Wolves are majestic creatures that have captivated humankind for centuries. Their symbolism features heavily in mythology, folklore, literature, and pop culture across the globe. Long associated with both danger and wisdom, wolves continue to both intrigue and unsettle us. While the male is simply called the wolf, the female has her own special names that further highlight her mystique.
The most common female name for a wolf is simply ‘she-wolf’. This emphasizes her gender while keeping her linked to the archetypal image of the wolf. Tales of she-wolves appear throughout history, often portraying them as especially fierce and wild creatures. Romulus and Remus, the legendary founders of Rome, were suckled as infants by a she-wolf in a cave. This demonstrated both the she-wolf’s power to nurture life as well as her raw primal nature.
She-wolves also feature in medieval literature, such as Marie de France’s ‘Bisclavret’ in which a noblewoman is cursed to transform into a murderous she-wolf. She-wolves transcend history to remain part of popular culture today. The phrase ‘she-wolf’ is still used to describe a predatory woman, while Shakira’s 2010 hit song ‘She Wolf’ embodies the provocative nature of the term.
Lupa is another distinctive female wolf name taken directly from Roman mythology. It refers specifically to the she-wolf who nursed Romulus and Remus, the legendary founders of Rome. The word ‘lupa’ was also slang in Latin for a prostitute, further emphasizing associations between she-wolves and dangerous female sexuality.
Lupa remains an evocative wolf name today, featured in fiction, film, and even baby name lists. It captures both the nurturing and wild aspects of wolf symbolism in one short, striking name. Lupa is also incorporated into the taxonomy of the wolf – the scientific name for the European grey wolf is Canis lupus lupus, with ‘lupus’ meaning wolf in Latin.
Louve is the French word for she-wolf, linked to the Latin term lupa. It therefore shares the same rich symbolic history, while also sounding distinctly exotic and feminine to English ears. Tales of louves feature heavily in medieval French literature, often portraying these she-wolves as dangerous seductresses.
More recently, Catherine Hardwicke’s 2011 Red Riding Hood film depicted a character named Louve who could transform from woman to wolf. Louve remains a popular choice for fictional she-wolves, especially in Gothic tales. It has also started being used as a name for baby girls, associated with both strength and beauty.
In Inuit mythology, Amarok is a legendary giant wolf that preys upon hunters who are foolish or disrespectful. The name comes from the Inuit word amaroq meaning wolf, and this giant she-wolf was said to roam the Arctic alone. Stories of Amarok served both as entertainment and as lessons about hubris and humility when facing the dangers of the natural world.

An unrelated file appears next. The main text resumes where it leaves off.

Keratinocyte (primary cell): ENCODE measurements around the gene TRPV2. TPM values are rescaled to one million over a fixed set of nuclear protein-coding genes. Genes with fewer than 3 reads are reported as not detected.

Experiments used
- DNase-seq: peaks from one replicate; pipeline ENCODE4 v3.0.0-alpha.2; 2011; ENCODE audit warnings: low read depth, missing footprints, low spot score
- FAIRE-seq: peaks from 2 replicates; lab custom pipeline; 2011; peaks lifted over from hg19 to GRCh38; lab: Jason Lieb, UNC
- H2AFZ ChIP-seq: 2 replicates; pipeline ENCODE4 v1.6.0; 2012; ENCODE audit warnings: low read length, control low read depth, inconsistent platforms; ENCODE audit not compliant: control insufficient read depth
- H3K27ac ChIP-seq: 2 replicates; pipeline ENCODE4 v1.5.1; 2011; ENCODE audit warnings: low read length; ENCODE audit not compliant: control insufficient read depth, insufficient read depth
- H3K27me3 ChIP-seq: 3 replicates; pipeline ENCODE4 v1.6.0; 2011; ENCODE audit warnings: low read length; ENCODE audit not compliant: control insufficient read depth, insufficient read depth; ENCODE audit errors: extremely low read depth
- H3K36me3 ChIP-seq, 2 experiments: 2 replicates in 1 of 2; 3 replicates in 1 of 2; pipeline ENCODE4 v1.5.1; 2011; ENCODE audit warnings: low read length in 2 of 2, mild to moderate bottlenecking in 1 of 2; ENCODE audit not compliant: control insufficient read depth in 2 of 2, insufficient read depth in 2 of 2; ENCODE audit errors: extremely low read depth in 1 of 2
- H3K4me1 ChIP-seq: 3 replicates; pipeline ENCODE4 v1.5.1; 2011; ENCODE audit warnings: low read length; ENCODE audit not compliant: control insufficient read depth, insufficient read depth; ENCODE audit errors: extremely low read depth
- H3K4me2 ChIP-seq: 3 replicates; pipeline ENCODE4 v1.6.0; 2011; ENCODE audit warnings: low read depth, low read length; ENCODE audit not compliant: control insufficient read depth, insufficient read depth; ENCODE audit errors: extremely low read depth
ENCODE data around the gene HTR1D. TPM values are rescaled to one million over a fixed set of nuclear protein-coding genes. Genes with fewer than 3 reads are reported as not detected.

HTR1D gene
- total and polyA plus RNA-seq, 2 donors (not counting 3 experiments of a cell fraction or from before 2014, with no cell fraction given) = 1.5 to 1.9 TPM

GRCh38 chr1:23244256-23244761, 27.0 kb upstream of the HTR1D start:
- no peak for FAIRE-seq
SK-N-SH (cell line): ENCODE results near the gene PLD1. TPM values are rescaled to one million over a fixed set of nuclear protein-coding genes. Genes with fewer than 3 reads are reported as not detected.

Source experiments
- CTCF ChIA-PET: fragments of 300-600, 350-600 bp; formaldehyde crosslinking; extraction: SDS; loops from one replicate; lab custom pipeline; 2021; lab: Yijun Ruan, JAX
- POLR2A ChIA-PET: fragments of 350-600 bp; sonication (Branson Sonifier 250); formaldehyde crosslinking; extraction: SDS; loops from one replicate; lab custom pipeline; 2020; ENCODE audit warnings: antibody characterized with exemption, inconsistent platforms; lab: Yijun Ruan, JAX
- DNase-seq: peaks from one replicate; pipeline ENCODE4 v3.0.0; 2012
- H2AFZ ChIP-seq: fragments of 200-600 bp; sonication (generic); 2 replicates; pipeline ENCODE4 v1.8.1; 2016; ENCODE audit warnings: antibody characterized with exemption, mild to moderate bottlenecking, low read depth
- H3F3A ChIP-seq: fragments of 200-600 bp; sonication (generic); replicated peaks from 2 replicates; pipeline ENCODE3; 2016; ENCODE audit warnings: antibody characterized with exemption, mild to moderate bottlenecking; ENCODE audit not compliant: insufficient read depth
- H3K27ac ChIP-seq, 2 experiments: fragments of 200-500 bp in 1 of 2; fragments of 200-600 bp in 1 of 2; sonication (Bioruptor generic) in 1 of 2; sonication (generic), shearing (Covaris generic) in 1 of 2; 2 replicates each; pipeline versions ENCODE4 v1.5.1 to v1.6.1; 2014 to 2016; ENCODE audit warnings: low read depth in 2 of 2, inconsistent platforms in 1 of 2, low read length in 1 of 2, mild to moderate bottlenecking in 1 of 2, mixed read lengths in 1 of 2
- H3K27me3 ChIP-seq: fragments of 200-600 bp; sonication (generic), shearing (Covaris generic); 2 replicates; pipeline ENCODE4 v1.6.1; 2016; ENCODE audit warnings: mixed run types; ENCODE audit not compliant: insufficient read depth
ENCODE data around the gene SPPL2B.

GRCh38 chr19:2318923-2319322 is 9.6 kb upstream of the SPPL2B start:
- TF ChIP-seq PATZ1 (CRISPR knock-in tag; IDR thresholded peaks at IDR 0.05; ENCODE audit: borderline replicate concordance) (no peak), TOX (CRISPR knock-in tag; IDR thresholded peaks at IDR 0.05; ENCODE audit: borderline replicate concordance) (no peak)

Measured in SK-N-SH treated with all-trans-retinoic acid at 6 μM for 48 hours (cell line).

Today, Amarok remains a popular female wolf name in fiction and pop culture, especially in works drawing on Inuit folklore. It is also sometimes bestowed on Arctic wolf pups in zoos and wildlife parks. The name brings associations of great size and power, combined with the mystique of indigenous oral traditions.
In old Turkic mythology, Asena was a mythical she-wolf who was impregnated by a human and then gave birth to the first members of the Göktürk dynasty. This origin myth connected the Turks with both the primal power of wolves and the culture-founding abilities of humanity.
Unsurprisingly, Asena remains a popular Turkish female name for she-wolves, especially in novels and epics drawing on Turkic folklore. It also resonates for many modern parents seeking a unique name with deep roots. Asena manages to combine facets of both human and lupine natures in an evocative female name.
|Female Wolf Name||Origin||Meaning|
|Amarok||Inuit||Legendary giant wolf|
|Asena||Turkic||Mythical ancestor she-wolf|
She-wolves have captivated us through myths, legends, and tales since ancient times while retaining their mystique right through to modern pop culture. They symbolize the untamed feminine power of nature, feeding our imagination. Some names like Lupa and Louve directly emphasize associations of the she-wolf with sex and danger. Others like Amarok and Asena combine great size and strength with more nurturing and noble connotations.
Regardless of the specific name, the she-wolf remains an endlessly evocative creature. Her wildness calls out to our own hidden animal instincts and primal energies. She embodies both the beautiful and the perilous, the protective mother and the voracious predator. The names we bequeath her reflect our complex relationship with wilderness itself – perilous yet alluring, frightening yet deeply fascinating.